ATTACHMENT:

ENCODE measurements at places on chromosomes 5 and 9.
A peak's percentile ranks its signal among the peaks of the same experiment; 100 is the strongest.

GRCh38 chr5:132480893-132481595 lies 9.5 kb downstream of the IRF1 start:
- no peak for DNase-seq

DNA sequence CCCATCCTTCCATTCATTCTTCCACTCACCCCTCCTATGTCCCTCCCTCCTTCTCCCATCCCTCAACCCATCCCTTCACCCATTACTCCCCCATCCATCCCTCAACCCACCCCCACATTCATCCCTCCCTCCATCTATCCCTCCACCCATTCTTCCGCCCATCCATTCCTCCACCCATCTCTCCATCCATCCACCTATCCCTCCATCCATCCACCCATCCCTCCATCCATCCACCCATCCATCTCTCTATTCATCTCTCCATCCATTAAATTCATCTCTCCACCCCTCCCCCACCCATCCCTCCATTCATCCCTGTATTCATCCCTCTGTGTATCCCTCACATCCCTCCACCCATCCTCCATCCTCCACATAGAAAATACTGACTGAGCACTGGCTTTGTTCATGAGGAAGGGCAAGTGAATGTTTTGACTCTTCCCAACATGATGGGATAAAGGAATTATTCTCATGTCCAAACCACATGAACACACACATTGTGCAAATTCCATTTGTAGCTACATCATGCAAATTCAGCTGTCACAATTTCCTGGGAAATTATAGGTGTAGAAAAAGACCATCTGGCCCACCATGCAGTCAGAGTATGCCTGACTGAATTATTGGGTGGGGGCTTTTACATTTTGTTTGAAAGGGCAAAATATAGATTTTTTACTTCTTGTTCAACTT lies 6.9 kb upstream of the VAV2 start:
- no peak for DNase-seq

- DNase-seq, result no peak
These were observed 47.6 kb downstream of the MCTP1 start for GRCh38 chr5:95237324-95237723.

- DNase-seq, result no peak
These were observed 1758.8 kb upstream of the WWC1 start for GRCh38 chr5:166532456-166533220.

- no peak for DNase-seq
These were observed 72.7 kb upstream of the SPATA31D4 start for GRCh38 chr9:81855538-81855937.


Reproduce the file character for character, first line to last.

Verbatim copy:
ENCODE measurements at places on chromosomes 5 and 9.
A peak's percentile ranks its signal among the peaks of the same experiment; 100 is the strongest.

GRCh38 chr5:132480893-132481595 lies 9.5 kb downstream of the IRF1 start:
- no peak for DNase-seq

DNA sequence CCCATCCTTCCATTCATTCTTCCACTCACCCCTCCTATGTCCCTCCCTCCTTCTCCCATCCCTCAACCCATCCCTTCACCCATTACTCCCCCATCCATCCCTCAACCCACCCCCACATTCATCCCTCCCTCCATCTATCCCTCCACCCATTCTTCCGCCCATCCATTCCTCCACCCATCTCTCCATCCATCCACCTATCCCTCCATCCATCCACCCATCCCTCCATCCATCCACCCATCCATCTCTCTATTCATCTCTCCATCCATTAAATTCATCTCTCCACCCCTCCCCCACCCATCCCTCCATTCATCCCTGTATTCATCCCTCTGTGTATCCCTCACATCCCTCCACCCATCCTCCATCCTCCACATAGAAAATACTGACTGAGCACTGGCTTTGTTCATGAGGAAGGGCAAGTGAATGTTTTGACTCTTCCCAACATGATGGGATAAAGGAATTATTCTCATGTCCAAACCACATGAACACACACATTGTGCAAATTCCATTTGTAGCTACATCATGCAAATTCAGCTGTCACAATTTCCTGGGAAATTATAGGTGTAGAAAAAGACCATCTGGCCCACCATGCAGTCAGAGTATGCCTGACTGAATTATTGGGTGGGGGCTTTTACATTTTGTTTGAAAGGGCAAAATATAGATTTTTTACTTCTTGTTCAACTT lies 6.9 kb upstream of the VAV2 start:
- no peak for DNase-seq

- DNase-seq, result no peak
These were observed 47.6 kb downstream of the MCTP1 start for GRCh38 chr5:95237324-95237723.

- DNase-seq, result no peak
These were observed 1758.8 kb upstream of the WWC1 start for GRCh38 chr5:166532456-166533220.

- no peak for DNase-seq
These were observed 72.7 kb upstream of the SPATA31D4 start for GRCh38 chr9:81855538-81855937.